Monster ocean wave sets southern hemisphere record: scientists


Nobody actually saw the 78-foot-tall (23.8 meters) wave crash down, but a buoy moored by New Zealand's Campbell Island managed to log the fantastic wonder on May 8, according to MetOcean Solutions, a subsidiary of the Meteorological Service of New Zealand. The previous record was set by a 22.03-metre wave clocked by an Australian buoy in south Tasmania in 2012, reported BBC.

A storm close to the Southern Ocean's Campbell Island, a low-pressure system and 65-knot winds helped create prime conditions for the wave to form.

"Assuming climate models are correct about stronger storms, then we can expect bigger waves as well", Durrant said, The Sydney Morning Herald reported. "The more area without land, the easier it is to develop highest waves", he added, referring to how it has been possible the formation of a 24-meter wave, recorded by New Zealand, and, supposedly, the highest wave in the Southern Hemisphere ever.

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Anyone who's visited the coast has likely seen a wave first hand, but these ocean movements don't just occur near the shore and can be seen in even the most remote parts of our planet's oceans. This week's storm featured a significant wave height of almost 15 meters, or 49 feet, another Southern Hemisphere record.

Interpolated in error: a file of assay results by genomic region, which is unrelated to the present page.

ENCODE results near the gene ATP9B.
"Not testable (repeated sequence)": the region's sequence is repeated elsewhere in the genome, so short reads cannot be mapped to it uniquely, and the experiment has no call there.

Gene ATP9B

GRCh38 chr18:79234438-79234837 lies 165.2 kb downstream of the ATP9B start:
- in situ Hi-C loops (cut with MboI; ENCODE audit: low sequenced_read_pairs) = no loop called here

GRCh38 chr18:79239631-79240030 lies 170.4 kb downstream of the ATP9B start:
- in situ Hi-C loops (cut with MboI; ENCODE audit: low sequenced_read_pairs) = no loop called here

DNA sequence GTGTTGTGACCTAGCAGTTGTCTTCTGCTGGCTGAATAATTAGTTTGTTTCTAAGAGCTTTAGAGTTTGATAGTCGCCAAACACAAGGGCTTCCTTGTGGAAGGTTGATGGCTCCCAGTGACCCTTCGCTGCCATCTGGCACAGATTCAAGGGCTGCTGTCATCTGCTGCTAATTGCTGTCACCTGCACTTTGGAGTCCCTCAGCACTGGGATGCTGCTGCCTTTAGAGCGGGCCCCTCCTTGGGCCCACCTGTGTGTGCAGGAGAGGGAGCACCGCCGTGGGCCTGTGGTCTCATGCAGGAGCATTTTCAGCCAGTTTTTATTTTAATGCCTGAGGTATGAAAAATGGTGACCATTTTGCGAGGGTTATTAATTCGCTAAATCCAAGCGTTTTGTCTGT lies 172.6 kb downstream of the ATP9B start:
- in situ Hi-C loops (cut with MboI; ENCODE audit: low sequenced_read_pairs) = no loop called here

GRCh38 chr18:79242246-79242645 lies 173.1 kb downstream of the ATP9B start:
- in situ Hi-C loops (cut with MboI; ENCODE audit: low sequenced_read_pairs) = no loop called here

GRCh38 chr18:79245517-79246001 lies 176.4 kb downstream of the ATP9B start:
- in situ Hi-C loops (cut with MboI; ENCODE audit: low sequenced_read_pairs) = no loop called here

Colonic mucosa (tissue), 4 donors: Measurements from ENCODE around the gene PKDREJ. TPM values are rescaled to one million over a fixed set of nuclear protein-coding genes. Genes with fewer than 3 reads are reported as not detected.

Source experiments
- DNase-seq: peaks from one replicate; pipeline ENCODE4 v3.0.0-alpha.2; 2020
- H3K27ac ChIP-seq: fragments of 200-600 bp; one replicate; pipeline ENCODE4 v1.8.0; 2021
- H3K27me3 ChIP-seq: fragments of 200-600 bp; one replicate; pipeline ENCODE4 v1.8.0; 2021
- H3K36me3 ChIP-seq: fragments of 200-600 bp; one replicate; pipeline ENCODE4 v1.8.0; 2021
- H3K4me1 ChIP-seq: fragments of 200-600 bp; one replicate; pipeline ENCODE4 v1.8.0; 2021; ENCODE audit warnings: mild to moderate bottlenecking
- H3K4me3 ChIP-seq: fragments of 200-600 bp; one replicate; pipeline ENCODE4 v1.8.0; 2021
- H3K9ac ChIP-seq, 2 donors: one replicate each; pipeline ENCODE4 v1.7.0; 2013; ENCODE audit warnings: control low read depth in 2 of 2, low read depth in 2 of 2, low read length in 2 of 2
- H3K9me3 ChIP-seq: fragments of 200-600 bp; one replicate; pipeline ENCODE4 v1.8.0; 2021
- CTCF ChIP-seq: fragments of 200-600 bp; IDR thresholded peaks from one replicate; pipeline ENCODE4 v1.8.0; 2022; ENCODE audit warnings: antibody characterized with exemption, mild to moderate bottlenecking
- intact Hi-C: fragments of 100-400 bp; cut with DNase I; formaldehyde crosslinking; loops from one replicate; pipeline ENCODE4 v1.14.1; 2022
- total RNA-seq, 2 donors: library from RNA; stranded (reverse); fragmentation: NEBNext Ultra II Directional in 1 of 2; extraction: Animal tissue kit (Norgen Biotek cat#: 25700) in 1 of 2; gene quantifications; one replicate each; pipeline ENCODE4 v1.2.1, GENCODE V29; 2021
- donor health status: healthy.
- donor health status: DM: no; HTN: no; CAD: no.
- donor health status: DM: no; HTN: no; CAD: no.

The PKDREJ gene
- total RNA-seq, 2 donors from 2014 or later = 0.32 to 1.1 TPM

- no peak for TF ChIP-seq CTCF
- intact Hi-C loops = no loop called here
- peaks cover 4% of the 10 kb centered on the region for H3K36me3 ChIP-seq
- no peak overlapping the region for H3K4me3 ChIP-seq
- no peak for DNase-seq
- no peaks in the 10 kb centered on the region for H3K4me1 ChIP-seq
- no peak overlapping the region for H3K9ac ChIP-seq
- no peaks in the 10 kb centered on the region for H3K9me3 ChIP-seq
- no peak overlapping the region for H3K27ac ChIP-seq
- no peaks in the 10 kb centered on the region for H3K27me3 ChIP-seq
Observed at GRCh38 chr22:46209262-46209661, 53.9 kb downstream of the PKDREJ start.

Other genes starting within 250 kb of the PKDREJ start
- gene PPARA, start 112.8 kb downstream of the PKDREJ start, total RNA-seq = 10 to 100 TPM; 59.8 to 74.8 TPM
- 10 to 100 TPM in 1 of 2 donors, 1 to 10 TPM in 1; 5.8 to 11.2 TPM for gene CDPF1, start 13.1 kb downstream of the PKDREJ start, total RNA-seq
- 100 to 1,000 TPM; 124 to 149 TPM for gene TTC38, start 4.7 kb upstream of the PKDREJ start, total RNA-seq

During the storm recorded by New Zealand, the significant wave height was 14.9m.

According to the Smithsonian, the largest wave ever recorded was in Alaska's Lituya Bay in 1958.

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Officials said the solar-powered buoy that recorded the wave was installed in March to measure extreme conditions in the Southern Ocean and only measured for a 20-minute burst every three hours to conserve battery life.

The significant wave height record of 19 meters, or 62 feet, was produced by a North Atlantic storm. It measured 30.5 meters (100 feet) and was caused due to a tsunami, which killed five people.

Rodrigo Koxa recalls the day he rode the monster wave.

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